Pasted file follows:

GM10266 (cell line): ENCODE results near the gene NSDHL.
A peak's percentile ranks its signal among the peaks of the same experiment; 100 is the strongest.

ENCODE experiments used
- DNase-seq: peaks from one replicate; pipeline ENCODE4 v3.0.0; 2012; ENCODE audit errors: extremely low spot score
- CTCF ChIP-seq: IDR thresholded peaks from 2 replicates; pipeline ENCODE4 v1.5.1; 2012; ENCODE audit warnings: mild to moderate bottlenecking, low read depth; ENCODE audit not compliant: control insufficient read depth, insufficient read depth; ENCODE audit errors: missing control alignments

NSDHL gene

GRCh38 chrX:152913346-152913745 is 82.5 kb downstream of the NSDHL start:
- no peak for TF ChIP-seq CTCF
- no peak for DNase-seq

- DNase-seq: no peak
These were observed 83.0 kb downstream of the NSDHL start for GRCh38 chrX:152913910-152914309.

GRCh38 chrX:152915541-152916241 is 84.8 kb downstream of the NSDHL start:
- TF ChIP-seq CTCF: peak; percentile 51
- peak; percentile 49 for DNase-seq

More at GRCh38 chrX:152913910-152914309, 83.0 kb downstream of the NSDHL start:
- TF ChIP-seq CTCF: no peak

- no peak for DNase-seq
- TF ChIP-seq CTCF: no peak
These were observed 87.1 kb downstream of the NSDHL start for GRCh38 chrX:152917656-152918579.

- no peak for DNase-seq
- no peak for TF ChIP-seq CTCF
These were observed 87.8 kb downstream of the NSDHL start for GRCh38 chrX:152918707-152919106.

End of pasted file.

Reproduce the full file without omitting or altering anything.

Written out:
GM10266 (cell line): ENCODE results near the gene NSDHL.
A peak's percentile ranks its signal among the peaks of the same experiment; 100 is the strongest.

ENCODE experiments used
- DNase-seq: peaks from one replicate; pipeline ENCODE4 v3.0.0; 2012; ENCODE audit errors: extremely low spot score
- CTCF ChIP-seq: IDR thresholded peaks from 2 replicates; pipeline ENCODE4 v1.5.1; 2012; ENCODE audit warnings: mild to moderate bottlenecking, low read depth; ENCODE audit not compliant: control insufficient read depth, insufficient read depth; ENCODE audit errors: missing control alignments

NSDHL gene

GRCh38 chrX:152913346-152913745 is 82.5 kb downstream of the NSDHL start:
- no peak for TF ChIP-seq CTCF
- no peak for DNase-seq

- DNase-seq: no peak
These were observed 83.0 kb downstream of the NSDHL start for GRCh38 chrX:152913910-152914309.

GRCh38 chrX:152915541-152916241 is 84.8 kb downstream of the NSDHL start:
- TF ChIP-seq CTCF: peak; percentile 51
- peak; percentile 49 for DNase-seq

More at GRCh38 chrX:152913910-152914309, 83.0 kb downstream of the NSDHL start:
- TF ChIP-seq CTCF: no peak

- no peak for DNase-seq
- TF ChIP-seq CTCF: no peak
These were observed 87.1 kb downstream of the NSDHL start for GRCh38 chrX:152917656-152918579.

- no peak for DNase-seq
- no peak for TF ChIP-seq CTCF
These were observed 87.8 kb downstream of the NSDHL start for GRCh38 chrX:152918707-152919106.